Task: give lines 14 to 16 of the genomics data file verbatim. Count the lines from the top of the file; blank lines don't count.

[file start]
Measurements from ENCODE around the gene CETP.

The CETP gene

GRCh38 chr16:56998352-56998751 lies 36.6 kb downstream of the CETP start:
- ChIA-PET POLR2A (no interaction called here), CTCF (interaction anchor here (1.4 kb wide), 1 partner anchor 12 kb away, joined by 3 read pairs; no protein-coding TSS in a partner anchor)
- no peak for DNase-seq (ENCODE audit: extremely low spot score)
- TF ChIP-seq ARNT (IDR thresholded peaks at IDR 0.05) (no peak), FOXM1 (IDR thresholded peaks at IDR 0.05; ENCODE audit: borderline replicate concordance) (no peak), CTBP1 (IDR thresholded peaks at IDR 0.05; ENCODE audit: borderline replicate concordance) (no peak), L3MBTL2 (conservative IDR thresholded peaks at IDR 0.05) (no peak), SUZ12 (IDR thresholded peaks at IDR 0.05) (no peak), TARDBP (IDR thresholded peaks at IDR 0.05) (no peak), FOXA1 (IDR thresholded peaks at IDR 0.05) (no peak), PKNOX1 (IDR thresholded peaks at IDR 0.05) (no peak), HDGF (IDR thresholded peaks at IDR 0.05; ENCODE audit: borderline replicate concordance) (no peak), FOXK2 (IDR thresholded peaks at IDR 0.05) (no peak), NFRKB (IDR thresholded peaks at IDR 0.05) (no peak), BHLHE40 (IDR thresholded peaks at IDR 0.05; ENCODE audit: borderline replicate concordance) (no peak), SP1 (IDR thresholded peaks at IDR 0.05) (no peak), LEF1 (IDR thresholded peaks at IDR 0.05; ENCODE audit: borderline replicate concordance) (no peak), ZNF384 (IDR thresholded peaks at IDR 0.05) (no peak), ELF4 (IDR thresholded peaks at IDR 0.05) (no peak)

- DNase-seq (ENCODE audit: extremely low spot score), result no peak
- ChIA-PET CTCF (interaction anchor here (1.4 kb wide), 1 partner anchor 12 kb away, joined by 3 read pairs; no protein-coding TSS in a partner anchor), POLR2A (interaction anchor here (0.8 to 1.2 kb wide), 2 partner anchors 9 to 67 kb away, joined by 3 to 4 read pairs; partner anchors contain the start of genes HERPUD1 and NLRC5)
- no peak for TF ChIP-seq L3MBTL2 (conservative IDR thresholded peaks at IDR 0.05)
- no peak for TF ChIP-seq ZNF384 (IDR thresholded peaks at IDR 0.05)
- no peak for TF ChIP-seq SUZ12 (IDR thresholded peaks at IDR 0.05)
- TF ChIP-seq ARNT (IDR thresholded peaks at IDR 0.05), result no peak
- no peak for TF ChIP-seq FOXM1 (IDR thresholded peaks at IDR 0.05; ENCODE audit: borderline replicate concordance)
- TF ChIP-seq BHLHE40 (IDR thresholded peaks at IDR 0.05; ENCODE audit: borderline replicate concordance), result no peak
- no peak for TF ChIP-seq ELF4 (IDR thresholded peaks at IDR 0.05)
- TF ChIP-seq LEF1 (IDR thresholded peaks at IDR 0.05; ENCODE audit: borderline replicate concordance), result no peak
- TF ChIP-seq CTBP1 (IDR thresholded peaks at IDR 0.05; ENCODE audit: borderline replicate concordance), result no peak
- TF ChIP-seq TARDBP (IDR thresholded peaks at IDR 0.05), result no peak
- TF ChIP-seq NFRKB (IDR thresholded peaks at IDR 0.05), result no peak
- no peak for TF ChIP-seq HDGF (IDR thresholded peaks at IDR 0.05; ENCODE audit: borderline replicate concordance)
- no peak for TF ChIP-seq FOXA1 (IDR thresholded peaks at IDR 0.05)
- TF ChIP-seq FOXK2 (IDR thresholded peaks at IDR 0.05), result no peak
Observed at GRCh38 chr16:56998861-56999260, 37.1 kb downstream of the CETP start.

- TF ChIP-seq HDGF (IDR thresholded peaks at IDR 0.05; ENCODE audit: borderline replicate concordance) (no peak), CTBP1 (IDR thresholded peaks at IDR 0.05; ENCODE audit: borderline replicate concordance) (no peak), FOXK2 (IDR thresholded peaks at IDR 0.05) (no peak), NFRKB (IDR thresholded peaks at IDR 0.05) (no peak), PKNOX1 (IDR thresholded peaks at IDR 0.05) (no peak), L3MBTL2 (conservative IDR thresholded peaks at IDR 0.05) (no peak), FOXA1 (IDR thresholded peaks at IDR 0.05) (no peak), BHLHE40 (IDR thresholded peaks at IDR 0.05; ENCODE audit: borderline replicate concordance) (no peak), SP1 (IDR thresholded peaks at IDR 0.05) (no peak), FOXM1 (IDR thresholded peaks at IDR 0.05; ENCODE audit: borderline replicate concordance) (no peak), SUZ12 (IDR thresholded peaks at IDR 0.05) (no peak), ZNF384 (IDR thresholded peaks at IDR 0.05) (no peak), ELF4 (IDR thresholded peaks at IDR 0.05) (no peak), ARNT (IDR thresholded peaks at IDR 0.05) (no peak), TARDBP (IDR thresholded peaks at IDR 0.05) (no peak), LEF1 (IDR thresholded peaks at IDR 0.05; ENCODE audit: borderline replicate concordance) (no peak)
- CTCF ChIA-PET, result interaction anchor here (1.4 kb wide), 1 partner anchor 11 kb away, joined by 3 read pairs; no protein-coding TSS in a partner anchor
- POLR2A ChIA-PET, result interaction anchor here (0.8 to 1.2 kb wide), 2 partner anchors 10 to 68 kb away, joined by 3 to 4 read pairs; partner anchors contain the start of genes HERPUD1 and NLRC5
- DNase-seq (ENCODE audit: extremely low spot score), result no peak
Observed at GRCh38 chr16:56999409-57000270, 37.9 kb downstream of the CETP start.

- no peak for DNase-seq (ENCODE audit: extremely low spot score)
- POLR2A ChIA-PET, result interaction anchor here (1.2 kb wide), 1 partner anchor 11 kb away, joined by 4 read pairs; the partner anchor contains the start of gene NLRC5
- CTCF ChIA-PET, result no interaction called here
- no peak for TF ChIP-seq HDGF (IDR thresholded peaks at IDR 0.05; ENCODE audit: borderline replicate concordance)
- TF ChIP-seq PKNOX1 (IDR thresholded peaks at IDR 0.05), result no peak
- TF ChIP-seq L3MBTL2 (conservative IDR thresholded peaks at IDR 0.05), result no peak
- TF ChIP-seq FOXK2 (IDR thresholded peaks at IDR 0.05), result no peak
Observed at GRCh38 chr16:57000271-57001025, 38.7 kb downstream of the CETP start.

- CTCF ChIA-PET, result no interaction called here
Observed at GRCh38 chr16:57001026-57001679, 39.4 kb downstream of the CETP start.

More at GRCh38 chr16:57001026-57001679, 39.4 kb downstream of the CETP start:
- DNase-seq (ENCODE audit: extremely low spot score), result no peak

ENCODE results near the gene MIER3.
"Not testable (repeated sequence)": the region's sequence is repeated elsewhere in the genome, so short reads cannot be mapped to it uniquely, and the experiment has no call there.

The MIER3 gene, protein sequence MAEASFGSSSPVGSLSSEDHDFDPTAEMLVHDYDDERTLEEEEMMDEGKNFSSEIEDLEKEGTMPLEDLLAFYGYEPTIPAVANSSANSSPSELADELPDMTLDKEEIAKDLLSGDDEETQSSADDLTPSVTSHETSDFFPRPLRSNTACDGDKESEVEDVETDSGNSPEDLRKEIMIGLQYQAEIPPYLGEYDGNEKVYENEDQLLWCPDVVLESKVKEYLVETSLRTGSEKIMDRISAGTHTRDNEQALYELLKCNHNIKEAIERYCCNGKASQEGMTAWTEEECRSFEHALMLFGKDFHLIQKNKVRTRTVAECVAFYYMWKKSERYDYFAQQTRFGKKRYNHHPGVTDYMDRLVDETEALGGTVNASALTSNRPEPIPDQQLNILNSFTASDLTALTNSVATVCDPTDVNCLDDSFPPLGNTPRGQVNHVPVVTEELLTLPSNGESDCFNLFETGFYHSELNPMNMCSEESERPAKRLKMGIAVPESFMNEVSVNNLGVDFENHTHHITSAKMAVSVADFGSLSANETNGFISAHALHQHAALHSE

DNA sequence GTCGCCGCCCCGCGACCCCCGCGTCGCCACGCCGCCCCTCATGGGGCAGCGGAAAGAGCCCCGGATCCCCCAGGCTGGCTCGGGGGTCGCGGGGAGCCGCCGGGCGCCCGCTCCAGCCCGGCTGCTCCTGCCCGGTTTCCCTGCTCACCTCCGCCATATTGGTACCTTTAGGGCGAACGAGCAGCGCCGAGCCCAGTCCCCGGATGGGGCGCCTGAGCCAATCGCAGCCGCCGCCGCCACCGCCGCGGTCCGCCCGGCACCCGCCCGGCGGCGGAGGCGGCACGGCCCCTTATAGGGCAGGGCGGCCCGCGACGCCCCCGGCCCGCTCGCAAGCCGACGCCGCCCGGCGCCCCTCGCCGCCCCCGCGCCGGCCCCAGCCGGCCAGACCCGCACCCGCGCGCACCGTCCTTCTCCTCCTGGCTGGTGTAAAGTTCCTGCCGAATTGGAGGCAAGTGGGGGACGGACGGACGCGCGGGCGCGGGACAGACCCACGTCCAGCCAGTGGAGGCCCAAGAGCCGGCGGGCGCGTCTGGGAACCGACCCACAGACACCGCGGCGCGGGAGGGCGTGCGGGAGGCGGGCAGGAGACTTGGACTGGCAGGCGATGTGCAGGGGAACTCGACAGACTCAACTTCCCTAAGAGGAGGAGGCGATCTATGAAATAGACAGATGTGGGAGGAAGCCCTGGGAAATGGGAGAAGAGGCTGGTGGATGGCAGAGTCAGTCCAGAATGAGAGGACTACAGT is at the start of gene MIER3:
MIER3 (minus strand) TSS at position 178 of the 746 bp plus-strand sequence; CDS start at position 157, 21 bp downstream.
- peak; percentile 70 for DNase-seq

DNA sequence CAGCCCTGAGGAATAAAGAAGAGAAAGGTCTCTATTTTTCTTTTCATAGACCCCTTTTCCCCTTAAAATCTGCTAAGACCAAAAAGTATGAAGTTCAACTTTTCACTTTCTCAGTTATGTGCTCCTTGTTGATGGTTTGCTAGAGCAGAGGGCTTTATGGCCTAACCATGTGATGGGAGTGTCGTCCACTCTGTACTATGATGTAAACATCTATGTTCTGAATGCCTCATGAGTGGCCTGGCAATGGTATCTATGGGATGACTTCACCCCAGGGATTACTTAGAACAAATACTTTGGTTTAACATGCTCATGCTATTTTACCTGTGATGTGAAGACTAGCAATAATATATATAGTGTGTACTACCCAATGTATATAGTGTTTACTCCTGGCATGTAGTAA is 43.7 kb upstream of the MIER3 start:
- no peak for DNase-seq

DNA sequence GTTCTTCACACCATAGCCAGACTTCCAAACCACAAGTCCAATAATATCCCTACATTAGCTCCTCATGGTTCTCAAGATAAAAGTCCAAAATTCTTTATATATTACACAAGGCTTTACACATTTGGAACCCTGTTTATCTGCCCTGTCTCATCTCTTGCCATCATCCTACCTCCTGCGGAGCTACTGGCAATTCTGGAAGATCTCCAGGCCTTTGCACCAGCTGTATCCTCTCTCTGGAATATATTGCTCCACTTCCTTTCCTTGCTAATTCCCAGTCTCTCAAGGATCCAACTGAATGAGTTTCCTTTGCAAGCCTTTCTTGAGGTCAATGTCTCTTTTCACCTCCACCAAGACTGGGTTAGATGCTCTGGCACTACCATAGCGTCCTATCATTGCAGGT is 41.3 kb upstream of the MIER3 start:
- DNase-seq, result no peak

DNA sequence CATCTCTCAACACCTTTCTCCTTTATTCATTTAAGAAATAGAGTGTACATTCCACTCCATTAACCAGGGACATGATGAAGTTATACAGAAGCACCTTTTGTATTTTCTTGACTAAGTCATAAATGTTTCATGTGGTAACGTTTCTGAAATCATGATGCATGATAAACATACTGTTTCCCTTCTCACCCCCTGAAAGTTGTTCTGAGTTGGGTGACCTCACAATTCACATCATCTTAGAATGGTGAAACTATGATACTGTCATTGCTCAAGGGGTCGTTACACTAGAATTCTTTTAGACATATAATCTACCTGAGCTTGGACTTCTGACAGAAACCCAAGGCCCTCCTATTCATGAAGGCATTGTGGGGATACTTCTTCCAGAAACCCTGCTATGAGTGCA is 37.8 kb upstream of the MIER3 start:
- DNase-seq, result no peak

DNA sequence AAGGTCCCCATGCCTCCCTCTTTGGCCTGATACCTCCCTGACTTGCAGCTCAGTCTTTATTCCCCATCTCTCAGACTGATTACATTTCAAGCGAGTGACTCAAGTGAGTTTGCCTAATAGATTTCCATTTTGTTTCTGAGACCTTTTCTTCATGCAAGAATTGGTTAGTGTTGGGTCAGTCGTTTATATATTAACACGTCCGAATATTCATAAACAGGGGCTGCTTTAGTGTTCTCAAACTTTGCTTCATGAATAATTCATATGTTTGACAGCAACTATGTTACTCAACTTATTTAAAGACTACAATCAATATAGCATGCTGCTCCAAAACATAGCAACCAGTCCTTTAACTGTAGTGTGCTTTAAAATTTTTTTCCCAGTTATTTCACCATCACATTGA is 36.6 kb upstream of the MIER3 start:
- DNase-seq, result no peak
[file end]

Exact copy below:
- TF ChIP-seq BHLHE40 (IDR thresholded peaks at IDR 0.05; ENCODE audit: borderline replicate concordance), result no peak
- no peak for TF ChIP-seq ELF4 (IDR thresholded peaks at IDR 0.05)
- TF ChIP-seq LEF1 (IDR thresholded peaks at IDR 0.05; ENCODE audit: borderline replicate concordance), result no peak